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The Third Reich at War

(The History of the Third Reich #3)

4.33  ·  Rating details ·  4,016 ratings  ·  202 reviews
The final volume in Richard J. Evans's masterly trilogy on the history of Nazi Germany traces the rise and fall of German military might, the mobilization of a "people's community" to serve a war of conquest, and Hitler's campaign of racial subjugation and genocide.
Already hailed as "a masterpiece" (William Grimes in The New York Times) and "the most comprehensive histor
Hardcover, 926 pages
Published March 19th 2009 by Penguin
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Pat Walsh Yes it does cover that. For instance what happened to the education system once all the professors/teacher were involved in the war effort and also…moreYes it does cover that. For instance what happened to the education system once all the professors/teacher were involved in the war effort and also once censorship went out of control.(less)

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4.33  · 
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Arghya Dutta
Jun 22, 2013 rated it it was amazing
Finally! I have finished reading this 3 volume tome on the history of Germany during the period of 1933 to 1945 on yesterday.

The first volume The Coming of the Third Reich deals with the coming in power of the Nazi party, the second volume The Third Reich in Power is about the interesting social, political and many other dimensions of German life under the Nazi rule and, finally, the third volume describes the expansion of the Third Reich and its subsequent downfall in 1945.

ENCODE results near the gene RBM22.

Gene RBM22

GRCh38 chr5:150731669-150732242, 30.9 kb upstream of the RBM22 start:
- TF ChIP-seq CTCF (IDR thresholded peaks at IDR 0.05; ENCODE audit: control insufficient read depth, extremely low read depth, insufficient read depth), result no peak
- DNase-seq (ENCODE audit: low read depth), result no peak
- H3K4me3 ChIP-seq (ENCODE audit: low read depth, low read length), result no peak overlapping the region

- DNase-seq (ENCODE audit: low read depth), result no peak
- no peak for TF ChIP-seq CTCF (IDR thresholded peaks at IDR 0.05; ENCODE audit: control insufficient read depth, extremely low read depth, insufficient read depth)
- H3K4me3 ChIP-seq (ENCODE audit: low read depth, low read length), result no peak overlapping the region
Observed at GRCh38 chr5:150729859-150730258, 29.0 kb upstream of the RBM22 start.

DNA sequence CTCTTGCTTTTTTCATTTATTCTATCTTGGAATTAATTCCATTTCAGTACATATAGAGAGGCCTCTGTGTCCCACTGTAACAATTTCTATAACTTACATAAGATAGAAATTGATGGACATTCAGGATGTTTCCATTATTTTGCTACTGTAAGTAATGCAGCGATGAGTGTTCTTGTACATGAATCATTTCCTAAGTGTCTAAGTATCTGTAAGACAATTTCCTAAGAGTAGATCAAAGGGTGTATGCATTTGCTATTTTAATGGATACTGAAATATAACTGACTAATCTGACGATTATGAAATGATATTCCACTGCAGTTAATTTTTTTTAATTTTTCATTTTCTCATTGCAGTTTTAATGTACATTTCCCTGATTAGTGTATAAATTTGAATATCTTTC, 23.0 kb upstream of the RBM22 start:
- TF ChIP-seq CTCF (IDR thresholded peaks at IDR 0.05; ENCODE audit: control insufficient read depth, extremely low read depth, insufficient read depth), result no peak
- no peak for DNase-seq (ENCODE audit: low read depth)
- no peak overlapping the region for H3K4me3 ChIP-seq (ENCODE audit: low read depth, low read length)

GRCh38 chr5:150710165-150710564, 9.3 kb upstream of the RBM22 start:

I liked these books f
Volume 3 of the trilogy. I'll put my whole review here.

Massive, all encompassing view of Hitler's Germany - its social programs, its military success - a whole nation structured and subservient to a narrow ethnocentric worldview of a mad warlord.

Exhausting. Evans' use of diary entries, in order to capture the thoughts of the people of Germany at the time, is heart-rending and terrifying. He is unflinching in his detail. A brilliant and terrifying look at how an organized system of terror and dea
Lewis Weinstein
This is too much of an overview to suit my need for detail. The selection of which items to include is sometimes surprising.
Loring Wirbel
Aug 05, 2012 rated it it was amazing